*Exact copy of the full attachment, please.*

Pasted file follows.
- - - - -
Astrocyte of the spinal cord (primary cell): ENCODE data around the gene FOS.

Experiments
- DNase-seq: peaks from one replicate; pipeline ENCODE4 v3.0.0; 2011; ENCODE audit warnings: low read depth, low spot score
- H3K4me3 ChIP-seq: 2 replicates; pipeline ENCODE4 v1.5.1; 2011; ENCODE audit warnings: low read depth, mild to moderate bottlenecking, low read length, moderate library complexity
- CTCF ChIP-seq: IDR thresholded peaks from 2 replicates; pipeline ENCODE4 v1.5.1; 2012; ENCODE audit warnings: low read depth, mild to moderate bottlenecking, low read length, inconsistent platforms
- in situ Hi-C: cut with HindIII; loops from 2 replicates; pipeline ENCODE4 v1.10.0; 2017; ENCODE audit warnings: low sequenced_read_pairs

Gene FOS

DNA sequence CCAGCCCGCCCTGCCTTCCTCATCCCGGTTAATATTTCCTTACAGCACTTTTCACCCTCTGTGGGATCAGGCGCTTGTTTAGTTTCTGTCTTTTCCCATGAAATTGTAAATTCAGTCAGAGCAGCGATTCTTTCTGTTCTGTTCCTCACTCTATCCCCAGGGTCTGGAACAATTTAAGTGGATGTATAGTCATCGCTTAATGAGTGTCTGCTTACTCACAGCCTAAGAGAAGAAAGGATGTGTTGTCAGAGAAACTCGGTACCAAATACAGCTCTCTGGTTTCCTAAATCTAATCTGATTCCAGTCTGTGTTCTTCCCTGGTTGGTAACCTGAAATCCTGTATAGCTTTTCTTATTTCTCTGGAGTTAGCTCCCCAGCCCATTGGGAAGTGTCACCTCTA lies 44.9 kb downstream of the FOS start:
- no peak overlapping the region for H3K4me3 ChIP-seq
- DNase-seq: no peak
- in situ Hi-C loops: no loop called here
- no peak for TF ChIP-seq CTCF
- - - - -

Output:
Astrocyte of the spinal cord (primary cell): ENCODE data around the gene FOS.

Experiments
- DNase-seq: peaks from one replicate; pipeline ENCODE4 v3.0.0; 2011; ENCODE audit warnings: low read depth, low spot score
- H3K4me3 ChIP-seq: 2 replicates; pipeline ENCODE4 v1.5.1; 2011; ENCODE audit warnings: low read depth, mild to moderate bottlenecking, low read length, moderate library complexity
- CTCF ChIP-seq: IDR thresholded peaks from 2 replicates; pipeline ENCODE4 v1.5.1; 2012; ENCODE audit warnings: low read depth, mild to moderate bottlenecking, low read length, inconsistent platforms
- in situ Hi-C: cut with HindIII; loops from 2 replicates; pipeline ENCODE4 v1.10.0; 2017; ENCODE audit warnings: low sequenced_read_pairs

Gene FOS

DNA sequence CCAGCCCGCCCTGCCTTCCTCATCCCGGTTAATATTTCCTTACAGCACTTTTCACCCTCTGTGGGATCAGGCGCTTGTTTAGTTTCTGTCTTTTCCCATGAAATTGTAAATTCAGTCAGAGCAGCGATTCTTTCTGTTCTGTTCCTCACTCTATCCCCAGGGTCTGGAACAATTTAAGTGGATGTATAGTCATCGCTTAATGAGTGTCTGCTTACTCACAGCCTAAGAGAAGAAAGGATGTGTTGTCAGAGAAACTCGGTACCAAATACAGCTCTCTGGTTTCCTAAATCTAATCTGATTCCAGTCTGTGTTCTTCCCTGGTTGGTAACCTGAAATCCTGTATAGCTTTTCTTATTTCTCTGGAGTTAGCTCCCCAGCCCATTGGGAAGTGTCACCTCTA lies 44.9 kb downstream of the FOS start:
- no peak overlapping the region for H3K4me3 ChIP-seq
- DNase-seq: no peak
- in situ Hi-C loops: no loop called here
- no peak for TF ChIP-seq CTCF